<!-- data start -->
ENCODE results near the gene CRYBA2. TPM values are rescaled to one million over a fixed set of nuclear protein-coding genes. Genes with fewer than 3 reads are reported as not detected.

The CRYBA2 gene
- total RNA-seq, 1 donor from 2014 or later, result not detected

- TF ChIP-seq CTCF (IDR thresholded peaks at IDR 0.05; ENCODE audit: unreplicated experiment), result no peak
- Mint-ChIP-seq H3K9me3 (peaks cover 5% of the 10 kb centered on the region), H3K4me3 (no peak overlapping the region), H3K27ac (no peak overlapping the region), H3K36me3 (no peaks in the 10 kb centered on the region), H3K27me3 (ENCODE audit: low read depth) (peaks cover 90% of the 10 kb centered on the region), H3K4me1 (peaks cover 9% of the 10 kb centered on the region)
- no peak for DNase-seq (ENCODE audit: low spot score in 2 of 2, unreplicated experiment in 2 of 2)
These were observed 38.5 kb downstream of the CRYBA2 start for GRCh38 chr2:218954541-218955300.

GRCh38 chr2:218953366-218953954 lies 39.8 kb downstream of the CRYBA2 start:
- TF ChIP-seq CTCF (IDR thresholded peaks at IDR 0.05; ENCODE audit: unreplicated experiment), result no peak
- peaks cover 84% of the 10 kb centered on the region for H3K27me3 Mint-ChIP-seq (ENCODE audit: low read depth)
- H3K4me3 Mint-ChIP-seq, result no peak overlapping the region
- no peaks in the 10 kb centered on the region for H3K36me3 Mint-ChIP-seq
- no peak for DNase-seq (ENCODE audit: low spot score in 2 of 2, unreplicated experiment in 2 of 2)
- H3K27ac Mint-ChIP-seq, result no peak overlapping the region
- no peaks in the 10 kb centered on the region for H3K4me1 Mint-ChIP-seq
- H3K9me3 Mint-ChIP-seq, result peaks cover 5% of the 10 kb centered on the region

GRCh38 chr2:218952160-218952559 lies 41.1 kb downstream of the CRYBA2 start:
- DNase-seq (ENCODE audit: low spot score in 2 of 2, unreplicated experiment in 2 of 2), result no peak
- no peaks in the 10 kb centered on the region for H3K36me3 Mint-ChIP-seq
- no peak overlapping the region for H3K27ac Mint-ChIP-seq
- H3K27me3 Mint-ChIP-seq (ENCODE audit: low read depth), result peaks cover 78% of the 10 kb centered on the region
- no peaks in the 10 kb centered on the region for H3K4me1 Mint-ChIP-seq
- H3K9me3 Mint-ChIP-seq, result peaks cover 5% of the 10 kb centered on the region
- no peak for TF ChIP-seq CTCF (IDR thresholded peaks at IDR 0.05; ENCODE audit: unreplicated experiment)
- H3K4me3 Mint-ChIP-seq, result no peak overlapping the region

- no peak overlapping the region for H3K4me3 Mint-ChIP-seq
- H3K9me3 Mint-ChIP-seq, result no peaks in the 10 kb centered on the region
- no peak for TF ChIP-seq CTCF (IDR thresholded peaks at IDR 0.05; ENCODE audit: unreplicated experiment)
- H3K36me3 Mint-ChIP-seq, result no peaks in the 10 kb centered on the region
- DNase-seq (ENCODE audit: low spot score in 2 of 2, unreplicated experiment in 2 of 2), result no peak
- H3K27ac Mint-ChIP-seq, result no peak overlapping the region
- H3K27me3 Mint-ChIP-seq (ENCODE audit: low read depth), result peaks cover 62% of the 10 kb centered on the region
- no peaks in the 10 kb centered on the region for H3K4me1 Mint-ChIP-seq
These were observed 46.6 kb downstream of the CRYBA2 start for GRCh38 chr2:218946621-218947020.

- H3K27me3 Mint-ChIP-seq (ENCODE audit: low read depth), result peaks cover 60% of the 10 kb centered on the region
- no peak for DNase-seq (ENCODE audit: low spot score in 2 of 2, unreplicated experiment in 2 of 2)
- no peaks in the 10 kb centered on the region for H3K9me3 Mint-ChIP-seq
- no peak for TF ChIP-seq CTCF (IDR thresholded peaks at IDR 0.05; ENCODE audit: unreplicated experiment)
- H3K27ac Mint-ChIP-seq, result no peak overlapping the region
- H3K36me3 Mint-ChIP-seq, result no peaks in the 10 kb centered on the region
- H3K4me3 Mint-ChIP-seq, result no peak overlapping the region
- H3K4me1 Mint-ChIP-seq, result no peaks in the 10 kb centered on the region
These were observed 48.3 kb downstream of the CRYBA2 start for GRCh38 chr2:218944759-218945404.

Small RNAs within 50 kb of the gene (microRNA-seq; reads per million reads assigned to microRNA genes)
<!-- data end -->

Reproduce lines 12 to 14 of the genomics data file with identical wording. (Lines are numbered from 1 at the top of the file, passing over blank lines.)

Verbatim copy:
- no peaks in the 10 kb centered on the region for H3K36me3 Mint-ChIP-seq
- no peak for DNase-seq (ENCODE audit: low spot score in 2 of 2, unreplicated experiment in 2 of 2)
- H3K27ac Mint-ChIP-seq, result no peak overlapping the region